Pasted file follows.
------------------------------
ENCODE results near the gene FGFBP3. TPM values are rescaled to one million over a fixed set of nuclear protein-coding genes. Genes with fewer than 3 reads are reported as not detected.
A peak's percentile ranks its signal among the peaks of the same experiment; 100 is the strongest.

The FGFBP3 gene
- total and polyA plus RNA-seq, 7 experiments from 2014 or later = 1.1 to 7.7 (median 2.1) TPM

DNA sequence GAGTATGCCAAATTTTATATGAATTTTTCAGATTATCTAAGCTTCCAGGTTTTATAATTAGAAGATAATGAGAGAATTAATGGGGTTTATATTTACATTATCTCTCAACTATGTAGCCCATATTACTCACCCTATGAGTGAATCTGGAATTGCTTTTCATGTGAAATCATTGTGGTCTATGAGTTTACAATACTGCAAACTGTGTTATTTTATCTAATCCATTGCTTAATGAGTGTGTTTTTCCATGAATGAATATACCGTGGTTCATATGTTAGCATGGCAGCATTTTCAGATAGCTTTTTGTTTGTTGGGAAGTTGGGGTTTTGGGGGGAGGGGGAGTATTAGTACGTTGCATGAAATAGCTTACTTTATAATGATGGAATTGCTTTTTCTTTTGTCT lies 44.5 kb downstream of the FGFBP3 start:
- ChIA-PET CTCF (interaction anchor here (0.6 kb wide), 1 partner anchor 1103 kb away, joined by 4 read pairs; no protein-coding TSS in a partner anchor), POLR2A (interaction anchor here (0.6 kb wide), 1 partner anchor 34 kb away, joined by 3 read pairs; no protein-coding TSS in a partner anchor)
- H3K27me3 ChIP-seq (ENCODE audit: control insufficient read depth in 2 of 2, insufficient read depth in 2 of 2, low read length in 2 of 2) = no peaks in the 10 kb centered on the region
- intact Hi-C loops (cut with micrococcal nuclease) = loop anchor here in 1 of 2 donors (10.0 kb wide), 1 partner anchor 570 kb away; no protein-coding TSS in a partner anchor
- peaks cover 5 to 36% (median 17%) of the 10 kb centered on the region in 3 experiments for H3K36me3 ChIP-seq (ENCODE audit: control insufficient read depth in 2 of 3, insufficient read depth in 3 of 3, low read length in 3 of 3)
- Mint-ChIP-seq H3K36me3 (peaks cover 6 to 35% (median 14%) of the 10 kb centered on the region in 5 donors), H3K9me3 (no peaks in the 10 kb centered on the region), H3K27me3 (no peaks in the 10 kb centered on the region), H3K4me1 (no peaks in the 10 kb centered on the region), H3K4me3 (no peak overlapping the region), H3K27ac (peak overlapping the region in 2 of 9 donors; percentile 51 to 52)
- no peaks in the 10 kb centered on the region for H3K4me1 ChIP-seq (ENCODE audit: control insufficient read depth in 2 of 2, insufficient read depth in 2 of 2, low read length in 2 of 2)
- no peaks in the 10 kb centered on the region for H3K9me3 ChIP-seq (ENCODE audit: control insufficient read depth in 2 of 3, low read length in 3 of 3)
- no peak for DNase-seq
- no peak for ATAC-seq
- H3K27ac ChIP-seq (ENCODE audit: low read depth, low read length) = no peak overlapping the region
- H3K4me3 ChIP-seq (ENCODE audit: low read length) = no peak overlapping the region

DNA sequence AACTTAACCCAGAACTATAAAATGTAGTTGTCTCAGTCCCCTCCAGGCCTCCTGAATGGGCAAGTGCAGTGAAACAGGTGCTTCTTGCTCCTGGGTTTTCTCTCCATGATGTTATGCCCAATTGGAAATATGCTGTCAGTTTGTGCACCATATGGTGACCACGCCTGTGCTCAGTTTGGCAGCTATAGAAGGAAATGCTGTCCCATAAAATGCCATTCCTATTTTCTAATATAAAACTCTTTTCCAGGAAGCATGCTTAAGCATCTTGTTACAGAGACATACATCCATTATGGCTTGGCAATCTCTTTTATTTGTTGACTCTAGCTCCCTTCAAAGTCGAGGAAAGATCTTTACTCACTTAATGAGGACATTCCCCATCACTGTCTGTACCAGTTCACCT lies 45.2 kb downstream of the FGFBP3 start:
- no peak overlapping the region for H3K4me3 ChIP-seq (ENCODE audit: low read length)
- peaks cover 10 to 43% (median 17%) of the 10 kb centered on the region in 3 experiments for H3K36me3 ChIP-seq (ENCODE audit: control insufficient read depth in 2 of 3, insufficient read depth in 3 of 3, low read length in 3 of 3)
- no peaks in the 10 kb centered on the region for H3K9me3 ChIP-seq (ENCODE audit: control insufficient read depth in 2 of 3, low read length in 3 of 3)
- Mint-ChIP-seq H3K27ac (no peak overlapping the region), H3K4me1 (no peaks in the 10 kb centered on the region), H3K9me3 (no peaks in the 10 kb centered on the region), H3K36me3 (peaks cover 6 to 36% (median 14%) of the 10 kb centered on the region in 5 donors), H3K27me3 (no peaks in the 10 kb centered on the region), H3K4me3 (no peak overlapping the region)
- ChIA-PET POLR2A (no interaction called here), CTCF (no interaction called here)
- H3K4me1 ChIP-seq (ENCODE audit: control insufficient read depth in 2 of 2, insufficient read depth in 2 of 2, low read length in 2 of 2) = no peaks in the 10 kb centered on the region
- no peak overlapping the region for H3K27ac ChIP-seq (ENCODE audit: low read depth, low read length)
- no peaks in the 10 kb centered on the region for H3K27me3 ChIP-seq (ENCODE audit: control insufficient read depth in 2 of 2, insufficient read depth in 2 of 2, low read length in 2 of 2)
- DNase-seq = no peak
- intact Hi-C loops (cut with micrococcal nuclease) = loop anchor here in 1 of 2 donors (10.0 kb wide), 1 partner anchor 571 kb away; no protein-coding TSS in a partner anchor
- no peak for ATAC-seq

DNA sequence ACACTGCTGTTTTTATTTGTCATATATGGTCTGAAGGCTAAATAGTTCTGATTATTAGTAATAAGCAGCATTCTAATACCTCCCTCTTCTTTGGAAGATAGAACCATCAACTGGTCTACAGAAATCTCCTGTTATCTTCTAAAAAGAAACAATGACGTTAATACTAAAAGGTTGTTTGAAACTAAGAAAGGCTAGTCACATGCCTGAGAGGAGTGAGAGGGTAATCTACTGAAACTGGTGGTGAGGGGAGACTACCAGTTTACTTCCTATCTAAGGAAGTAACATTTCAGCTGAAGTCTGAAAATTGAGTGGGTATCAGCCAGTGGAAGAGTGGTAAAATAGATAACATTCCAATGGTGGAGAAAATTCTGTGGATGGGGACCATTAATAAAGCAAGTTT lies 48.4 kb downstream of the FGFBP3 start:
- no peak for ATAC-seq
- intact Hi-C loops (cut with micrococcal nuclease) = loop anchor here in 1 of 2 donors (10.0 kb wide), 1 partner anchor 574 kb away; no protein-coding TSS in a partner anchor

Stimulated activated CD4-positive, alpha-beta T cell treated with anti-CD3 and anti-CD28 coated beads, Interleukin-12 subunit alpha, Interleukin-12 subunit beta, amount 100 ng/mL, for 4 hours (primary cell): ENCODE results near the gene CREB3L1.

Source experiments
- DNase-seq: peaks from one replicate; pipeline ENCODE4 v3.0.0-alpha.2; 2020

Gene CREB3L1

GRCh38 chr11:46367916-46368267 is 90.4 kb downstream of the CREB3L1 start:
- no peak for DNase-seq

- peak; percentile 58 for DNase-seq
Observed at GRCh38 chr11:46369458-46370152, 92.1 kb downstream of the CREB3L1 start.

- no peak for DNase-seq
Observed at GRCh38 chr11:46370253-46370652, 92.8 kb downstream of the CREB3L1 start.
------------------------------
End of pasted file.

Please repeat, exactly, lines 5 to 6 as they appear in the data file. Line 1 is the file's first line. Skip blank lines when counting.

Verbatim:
DNA sequence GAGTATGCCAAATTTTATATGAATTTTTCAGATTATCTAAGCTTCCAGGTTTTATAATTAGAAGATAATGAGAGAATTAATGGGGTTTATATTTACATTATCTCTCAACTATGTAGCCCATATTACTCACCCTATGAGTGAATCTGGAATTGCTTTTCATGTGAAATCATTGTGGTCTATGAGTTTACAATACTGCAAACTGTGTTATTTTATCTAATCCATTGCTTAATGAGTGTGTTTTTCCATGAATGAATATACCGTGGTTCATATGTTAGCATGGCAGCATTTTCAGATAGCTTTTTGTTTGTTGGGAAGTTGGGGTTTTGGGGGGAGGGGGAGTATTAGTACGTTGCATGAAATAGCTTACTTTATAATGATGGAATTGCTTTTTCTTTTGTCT lies 44.5 kb downstream of the FGFBP3 start:
- ChIA-PET CTCF (interaction anchor here (0.6 kb wide), 1 partner anchor 1103 kb away, joined by 4 read pairs; no protein-coding TSS in a partner anchor), POLR2A (interaction anchor here (0.6 kb wide), 1 partner anchor 34 kb away, joined by 3 read pairs; no protein-coding TSS in a partner anchor)